GILFILLAN -- The state needs to continue to expand its agricultural exports, cut regulatory costs and taxes to be more competitive, and fund research to promote the renewable energy industry, Gov. Tim Pawlenty told a Farmfest audience on Thursday.
In a speech that dealt almost equally with state and national issues, Pawlenty kept to a less government is better theme. "The answer in a highly taxed state isn't to add taxes,'' said Pawlenty.
The governor acknowledged at the onset that both the state's dairy and pork industries are "on the ropes'' due to prices that have plummeted to all-time lows.
The pork industry's problems are "substantially related'' to dropping international demand for U.S. pork, according to the governor.
Until the recent scare over the H1N1 flu virus, commonly called swine flu, spread around the world, Minnesota saw 25 percent of its pork sold overseas. That has now dropped to 15 percent.
Pawlenty blamed the drop in part on consumer worries, but more so on what he termed "flat out old protectionalism'' on the part of some governments, including China and Russia.
He called on Washington to use its leverage to demand fair trade opportunities.
Minnesota has seen its agricultural exports grow by 50 percent in the last five years, and the state leads the nation in almost every measure when it comes to expanding overseas ag sales, according to Pawlenty.
At home, he called on Minnesota lawmakers to cut taxes, and regulatory and insurance costs that raise the costs of production for agricultural producers.
He said the state has to curtail spending for social services, welfare and health care or what he termed the ''big monster'' that is "sucking all of the oxygen out of the room.'' He called the growth in spending in those areas "reckless and unsustainable,'' and warned that they threaten to bankrupt the state.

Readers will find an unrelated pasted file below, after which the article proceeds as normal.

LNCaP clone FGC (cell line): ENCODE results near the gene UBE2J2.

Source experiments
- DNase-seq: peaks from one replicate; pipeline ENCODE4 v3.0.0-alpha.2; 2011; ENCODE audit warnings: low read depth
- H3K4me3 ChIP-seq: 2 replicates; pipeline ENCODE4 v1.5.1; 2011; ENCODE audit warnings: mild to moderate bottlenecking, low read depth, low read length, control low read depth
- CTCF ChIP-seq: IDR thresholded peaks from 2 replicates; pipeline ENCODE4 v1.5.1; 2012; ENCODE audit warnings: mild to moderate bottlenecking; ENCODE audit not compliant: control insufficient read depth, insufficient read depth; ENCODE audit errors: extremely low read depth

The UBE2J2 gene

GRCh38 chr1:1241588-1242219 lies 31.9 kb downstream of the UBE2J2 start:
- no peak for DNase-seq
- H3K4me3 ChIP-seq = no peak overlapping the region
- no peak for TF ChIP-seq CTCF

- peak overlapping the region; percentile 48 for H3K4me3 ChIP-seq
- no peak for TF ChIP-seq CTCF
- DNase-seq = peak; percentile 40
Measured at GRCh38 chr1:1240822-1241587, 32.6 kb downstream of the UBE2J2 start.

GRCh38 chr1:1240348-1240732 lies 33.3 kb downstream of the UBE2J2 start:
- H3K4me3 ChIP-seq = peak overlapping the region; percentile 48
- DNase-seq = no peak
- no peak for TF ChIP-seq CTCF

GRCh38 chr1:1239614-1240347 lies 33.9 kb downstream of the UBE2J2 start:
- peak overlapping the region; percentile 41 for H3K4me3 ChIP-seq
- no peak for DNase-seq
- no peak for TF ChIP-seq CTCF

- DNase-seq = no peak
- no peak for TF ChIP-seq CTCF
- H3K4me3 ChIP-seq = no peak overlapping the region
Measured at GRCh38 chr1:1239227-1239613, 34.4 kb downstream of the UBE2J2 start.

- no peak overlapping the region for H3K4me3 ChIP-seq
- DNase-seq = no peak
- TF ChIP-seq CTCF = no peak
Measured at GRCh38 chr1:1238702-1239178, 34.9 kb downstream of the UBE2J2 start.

He said they represent 33 percent of current state spending and will represent 85 percent or more within 25 years.
Pawlenty said the money diverted to social services and welfare is keeping funds from economic development and agriculture. He chided the Legislature for providing only $1 million in a program designed to help dairy producers adopt modern technology. The program saw requests for $11 million in only 30 days, he said.
The governor also complained that the Legislature has continued to take aim at his JOBZ program that provides tax incentives to businesses locating in rural areas. He charged that the Legislature also rejected other tax incentive programs that he wanted to target specifically to rural areas.
The governor said he continues to support funding to help Minnesota's renewable energy sector develop the next generation of technology that will make cellulosic ethanol and other "radical'' but needed leaps possible.